Legal Decision Making, Personal Care and Tattoos vs. Toothpaste

Written by: Stefano Ceroni

 

Legal Decision Making not only includes the right to make major decisions regarding medicine, education and religion, but also the right to make major personal care decisions (as of 1/1/13).  AZ legal decision making (formerly known as “custody”), has nothing to do with physical access to one’s child, visitation or even parenting time.  It only applies to decision making.

 

On top of that, the right of AZ  legal-decision making is not limited to just one parent.  This means a court can choose to either award sole custody to one parent or joint custody to both parents.

 

Simple, right? Not so fast.

How does toothpaste play into legal decision-making?
How does toothpaste play into legal decision-making?

You may already be asking yourself, “What decisions or issues is the law referring to when describing ‘major’?”  Up until January 1st, custody only encompassed the right to make decisions about a child’s education, medical care and religious training–or, as I like to call it, the “holy trinity” of AZ legal decision making. Easy enough, right? Wrong again.

 

Lawmakers have decided to change the previous definition of “custody” and now define AZ “legal decision making” as the legal right to make all non-emergency legal decisions for a child, including those regarding personal care decisions. That’s right, I had the same reaction: What the heck is a personal care decision? Are we talking about hygiene products and haircuts or weightlifting and Slim Fast bars? And, if that isn’t bad enough, the law also now states that the parent who does not have legal decision making authority is still responsible for making routine decisions concerning the child’s care. Seriously? Who, in all their wisdom, could possibly explain the difference between a personal care decision and a routine decision concerning the child’s care without confusing themselves?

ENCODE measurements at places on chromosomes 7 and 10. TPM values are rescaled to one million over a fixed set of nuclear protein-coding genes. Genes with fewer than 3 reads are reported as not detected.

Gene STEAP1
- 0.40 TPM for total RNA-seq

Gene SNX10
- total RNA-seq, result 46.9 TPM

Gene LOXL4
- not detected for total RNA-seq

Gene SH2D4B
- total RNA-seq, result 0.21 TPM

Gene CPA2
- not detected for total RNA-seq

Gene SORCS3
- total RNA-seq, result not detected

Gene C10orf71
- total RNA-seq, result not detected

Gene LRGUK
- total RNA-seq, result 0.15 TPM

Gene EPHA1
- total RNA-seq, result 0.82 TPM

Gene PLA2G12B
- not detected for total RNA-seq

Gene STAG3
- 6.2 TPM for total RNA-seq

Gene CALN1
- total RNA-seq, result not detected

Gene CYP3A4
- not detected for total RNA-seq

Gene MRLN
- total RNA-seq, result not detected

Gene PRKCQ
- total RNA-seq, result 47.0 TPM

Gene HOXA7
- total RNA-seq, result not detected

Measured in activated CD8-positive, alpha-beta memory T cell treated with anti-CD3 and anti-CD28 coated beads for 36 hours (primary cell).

Fuhgetabotit!

 

Trust me, as an attorney dedicated to the practice of family law, I know just how frustrating this ambiguity can be.  It seems that every day I am asked questions about what parenting choices and decisions each party is allowed to make, both during and after a divorce. And, with this new added “sphere” of AZ legal decision making being tacked on to the “holy trinity”, my job will only become more difficult, and parents will invariably become only more confused.

 

My advice? Well, you’re probably not going to like it, but here it is anyway:  Pick up the phone, dial 411, and ask to speak to Mr. Thomas Paine. Sorry, I couldn’t resist.  But seriously, just use your Common Sense. If you do not have any AZ legal decision making authority over your children, I wouldn’t encourage you to take them down to the tattoo parlor to get “Dad rules, Mom sucks” plastered across their foreheads.  However, if it’s your weekend to exercise parenting time and you’re all out of toothpaste, it’s probably not necessary to call over to the other parent and get his or her consent before purchasing a tube of Colgate.

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